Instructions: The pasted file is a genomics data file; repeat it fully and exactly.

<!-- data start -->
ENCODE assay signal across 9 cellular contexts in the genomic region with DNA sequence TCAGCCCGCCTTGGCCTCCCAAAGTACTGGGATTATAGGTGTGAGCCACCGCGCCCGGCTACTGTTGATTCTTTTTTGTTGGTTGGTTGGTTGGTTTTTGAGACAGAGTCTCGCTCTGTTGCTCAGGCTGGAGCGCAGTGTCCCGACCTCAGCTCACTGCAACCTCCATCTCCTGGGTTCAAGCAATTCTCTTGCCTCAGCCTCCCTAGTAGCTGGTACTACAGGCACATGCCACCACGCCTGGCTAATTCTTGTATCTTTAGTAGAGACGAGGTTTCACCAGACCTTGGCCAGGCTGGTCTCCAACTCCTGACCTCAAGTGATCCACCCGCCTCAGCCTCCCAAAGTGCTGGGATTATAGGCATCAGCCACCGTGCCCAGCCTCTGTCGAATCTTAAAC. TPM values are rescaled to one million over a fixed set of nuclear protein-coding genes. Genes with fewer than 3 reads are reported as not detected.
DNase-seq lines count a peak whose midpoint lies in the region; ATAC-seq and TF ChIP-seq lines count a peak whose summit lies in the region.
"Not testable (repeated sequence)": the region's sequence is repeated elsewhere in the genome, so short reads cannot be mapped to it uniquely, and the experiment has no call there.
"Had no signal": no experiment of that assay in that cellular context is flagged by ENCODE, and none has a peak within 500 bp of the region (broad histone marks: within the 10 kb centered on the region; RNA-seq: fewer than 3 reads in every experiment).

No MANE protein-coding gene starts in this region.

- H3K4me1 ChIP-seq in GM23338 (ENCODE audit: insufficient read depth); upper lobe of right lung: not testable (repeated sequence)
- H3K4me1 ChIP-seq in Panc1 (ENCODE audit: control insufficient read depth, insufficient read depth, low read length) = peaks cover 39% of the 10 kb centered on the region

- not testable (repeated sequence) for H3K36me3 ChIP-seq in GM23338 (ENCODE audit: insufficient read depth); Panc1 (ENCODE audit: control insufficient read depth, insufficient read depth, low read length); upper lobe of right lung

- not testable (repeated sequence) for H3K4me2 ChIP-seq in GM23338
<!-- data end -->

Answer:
ENCODE assay signal across 9 cellular contexts in the genomic region with DNA sequence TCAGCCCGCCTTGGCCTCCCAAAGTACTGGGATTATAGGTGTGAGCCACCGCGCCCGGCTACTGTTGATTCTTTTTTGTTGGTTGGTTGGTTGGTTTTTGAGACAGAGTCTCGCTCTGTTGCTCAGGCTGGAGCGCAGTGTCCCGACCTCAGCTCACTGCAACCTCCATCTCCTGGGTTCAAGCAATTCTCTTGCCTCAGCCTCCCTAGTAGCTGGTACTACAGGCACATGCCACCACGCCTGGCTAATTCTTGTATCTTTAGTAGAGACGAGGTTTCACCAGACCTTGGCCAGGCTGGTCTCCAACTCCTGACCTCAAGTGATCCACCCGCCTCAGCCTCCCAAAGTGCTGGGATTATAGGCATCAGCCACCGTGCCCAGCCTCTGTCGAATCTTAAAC. TPM values are rescaled to one million over a fixed set of nuclear protein-coding genes. Genes with fewer than 3 reads are reported as not detected.
DNase-seq lines count a peak whose midpoint lies in the region; ATAC-seq and TF ChIP-seq lines count a peak whose summit lies in the region.
"Not testable (repeated sequence)": the region's sequence is repeated elsewhere in the genome, so short reads cannot be mapped to it uniquely, and the experiment has no call there.
"Had no signal": no experiment of that assay in that cellular context is flagged by ENCODE, and none has a peak within 500 bp of the region (broad histone marks: within the 10 kb centered on the region; RNA-seq: fewer than 3 reads in every experiment).

No MANE protein-coding gene starts in this region.

- H3K4me1 ChIP-seq in GM23338 (ENCODE audit: insufficient read depth); upper lobe of right lung: not testable (repeated sequence)
- H3K4me1 ChIP-seq in Panc1 (ENCODE audit: control insufficient read depth, insufficient read depth, low read length) = peaks cover 39% of the 10 kb centered on the region

- not testable (repeated sequence) for H3K36me3 ChIP-seq in GM23338 (ENCODE audit: insufficient read depth); Panc1 (ENCODE audit: control insufficient read depth, insufficient read depth, low read length); upper lobe of right lung

- not testable (repeated sequence) for H3K4me2 ChIP-seq in GM23338